Apple has been criticized in the press from several points of view (for example) that their recent product releases have not been innovative enough, and they’re no longer pushing the boundaries of what’s currently possible. I came across a comment somewhere (I forgot to bookmark it), that the mobile phone industry in general has reached it’s peak of what’s possible, and to continue growth there needs to be a new revolution to innovate beyond the current form factor of the smartphone as we know it today.

I’ve said many times before that each device form factor has unique benefits and limitations according to its size and user interface. For example, a phone that fits in your pocket it a poor replacement for a desktop computer with a large LCD monitor, full size keyboard and mouse, and the reverse holds true too, a desktop computer is hardly a portable computing device.

The recent rumors and articles (in 2015, in 2016 and Lenovo’s concept phone here and here, and more recently: here, here, and here) about new phones from Samsung and LG possibly coming with folding screens starts to blur what’s possible. What if you have a phone that’s small enough and portable to be a phone (as we know it in the current form factor), but it has a screen that unfolds into something larger, say with a 7″ or larger screen that can be used in place of a tablet? That would certainly shake things up, allowing you to carry a device with a large enough screen to sit down and use it at a desk, but still carry it around in your pocket. I’m really curious and hope these come to market soon.


Comparing React with ES5 versus React with ES6

Learning React in 2016 seemed like it was stuck halfway transitioning from examples and tutorials using ES5 JavaScript, to the similar but different ES6 JavaScript syntax. If you haven’t done any JavaScript for a while (or at all), it was easy to get confused between the different styles. Even worse, you could easily spend some time reading an article before realizing that it was using ES5 or ES6 syntax and recognizing the differences (or not). As I was learning React, I’m sure I wasn’t the first to paste some ES5 style React syntax into a app using ES6 and get into a complete mess. Once you’ve got to the point of recognizing the differences then it becomes more obvious which is which, and becomes easier to spot an older (and possibly out of date) article with a newer, up to date article.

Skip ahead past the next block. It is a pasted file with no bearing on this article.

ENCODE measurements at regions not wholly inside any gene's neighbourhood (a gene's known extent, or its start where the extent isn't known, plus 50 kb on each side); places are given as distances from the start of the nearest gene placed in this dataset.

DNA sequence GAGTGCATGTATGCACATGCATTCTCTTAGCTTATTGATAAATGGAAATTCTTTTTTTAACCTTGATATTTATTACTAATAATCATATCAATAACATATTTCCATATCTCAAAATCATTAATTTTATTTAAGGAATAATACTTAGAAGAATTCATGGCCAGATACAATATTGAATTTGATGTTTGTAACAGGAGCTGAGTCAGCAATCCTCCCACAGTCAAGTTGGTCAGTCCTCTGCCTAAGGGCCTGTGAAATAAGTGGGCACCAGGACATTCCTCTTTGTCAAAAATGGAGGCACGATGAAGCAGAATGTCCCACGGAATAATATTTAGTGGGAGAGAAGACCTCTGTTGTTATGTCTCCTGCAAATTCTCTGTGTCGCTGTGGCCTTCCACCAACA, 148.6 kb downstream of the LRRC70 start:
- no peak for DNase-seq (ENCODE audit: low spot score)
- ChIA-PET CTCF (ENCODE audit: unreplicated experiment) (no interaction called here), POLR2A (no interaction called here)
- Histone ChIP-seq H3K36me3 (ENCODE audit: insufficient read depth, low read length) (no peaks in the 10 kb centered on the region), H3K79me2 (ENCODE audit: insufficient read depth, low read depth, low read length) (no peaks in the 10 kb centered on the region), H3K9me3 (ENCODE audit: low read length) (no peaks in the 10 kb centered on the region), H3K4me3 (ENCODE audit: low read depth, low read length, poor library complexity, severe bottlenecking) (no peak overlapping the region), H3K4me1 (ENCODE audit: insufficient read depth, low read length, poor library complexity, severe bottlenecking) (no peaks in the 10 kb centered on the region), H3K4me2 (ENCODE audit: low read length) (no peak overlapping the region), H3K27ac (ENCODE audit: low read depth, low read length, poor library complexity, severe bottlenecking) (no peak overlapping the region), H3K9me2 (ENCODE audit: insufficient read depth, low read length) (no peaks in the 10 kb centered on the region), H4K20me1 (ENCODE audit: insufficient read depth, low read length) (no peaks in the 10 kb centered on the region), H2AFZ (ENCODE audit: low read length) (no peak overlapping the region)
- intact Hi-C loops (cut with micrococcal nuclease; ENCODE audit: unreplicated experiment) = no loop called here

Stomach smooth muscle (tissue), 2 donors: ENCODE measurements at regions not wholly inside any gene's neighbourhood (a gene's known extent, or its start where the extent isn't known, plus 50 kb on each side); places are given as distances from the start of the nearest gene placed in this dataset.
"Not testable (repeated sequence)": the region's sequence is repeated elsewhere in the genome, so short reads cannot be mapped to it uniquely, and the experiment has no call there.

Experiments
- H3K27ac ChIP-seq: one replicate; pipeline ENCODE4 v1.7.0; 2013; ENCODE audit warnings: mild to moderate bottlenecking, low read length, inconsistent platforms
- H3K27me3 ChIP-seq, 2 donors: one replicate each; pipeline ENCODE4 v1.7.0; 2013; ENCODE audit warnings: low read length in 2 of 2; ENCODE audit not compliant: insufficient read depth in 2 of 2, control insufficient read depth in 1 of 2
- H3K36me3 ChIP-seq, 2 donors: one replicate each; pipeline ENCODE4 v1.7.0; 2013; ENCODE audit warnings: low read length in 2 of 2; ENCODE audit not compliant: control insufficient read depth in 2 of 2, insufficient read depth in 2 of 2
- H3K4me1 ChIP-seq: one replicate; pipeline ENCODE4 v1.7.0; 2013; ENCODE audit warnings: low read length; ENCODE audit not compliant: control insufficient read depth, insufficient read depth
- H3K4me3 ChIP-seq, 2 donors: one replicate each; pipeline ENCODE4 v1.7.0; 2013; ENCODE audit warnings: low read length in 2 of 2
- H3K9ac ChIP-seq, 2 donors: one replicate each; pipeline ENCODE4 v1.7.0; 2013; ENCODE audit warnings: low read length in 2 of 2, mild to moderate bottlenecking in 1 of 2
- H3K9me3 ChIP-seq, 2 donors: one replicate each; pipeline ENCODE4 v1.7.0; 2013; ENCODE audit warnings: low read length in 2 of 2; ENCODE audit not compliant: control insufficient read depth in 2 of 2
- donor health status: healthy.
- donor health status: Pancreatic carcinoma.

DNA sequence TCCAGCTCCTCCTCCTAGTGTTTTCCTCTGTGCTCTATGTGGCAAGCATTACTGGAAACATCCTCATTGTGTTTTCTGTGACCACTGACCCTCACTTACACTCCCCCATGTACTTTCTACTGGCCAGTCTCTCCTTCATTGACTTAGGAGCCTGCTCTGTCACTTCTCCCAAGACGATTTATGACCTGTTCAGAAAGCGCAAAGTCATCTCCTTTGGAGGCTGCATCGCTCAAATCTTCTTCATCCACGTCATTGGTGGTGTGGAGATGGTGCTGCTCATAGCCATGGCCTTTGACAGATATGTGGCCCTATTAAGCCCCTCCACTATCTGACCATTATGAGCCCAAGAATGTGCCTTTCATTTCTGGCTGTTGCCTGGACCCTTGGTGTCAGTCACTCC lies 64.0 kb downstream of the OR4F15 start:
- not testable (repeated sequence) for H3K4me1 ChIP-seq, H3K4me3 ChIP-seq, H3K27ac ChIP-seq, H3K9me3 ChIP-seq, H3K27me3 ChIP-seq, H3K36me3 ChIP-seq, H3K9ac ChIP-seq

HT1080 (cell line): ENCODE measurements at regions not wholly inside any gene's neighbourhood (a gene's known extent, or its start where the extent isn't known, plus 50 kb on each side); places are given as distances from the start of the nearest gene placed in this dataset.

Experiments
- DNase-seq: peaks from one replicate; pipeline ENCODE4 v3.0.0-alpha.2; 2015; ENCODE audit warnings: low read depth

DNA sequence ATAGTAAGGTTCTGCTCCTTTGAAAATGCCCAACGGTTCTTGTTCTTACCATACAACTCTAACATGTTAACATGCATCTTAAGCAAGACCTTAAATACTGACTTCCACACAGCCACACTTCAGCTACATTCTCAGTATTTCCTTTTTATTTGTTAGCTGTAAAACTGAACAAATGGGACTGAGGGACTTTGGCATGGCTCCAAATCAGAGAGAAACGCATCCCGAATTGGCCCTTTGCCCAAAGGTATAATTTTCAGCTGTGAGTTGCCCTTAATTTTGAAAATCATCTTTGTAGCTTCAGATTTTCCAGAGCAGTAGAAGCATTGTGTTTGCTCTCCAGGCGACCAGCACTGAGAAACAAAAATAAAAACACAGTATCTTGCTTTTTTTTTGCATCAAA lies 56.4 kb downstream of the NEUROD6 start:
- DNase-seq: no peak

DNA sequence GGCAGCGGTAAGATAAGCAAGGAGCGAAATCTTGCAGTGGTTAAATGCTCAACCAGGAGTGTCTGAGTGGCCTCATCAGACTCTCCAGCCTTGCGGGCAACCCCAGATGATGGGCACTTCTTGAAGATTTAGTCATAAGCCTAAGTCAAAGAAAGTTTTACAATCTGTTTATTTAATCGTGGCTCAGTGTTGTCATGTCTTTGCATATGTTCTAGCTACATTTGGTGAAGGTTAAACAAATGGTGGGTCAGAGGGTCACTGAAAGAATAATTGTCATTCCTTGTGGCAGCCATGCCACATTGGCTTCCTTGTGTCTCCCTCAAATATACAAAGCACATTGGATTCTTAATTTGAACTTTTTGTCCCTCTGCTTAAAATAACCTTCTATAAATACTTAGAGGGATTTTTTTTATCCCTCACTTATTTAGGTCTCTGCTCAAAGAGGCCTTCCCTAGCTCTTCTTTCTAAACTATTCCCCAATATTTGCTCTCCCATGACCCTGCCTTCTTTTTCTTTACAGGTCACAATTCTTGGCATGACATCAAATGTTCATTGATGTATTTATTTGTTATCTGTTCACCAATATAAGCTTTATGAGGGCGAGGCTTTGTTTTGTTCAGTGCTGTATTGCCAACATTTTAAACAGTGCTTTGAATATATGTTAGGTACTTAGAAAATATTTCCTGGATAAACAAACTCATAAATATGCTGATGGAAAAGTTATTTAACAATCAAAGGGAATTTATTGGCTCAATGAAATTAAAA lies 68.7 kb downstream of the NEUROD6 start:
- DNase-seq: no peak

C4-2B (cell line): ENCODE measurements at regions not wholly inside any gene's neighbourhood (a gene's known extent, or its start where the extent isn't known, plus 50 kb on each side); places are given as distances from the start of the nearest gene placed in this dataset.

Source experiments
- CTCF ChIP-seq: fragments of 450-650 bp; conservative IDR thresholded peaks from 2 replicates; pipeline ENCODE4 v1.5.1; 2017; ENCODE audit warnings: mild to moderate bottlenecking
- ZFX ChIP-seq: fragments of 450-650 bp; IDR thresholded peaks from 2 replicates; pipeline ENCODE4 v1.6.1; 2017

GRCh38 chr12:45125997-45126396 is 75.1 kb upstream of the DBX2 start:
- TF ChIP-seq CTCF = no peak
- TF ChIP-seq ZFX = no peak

I like to build example apps to help me understand what’s going on with any new tech or framework, so thought it would be useful to build the same app twice, once using React with ES5 and then rebuild it with React and ES6 as a comparison.

Here’s a rundown of the differences and similarities (I’m sure there’s others too, but these are the ones I’m familiar with).

First up, the entry index.html for each app is mostly the same. The only difference with the ES5 version on the left is that I manually included the webpacked bundle.js, whereas this was done for me from the create-react-app scripts:

Next up, the first index.js to set up the root container component is almost identical. The only difference the JavaScript ES5 using the RequireJS module syntax, versus the ES6 style imports:

Now looking at the AppContainer component. React with ES5 on the left, and ES6 on the right:

Using React with ES5:

  • uses the React.createClass() api
  • defines component state using getInitialState()
  • exports the component as a module using ‘module.exports’

React with ES6:

  • uses the ES6 class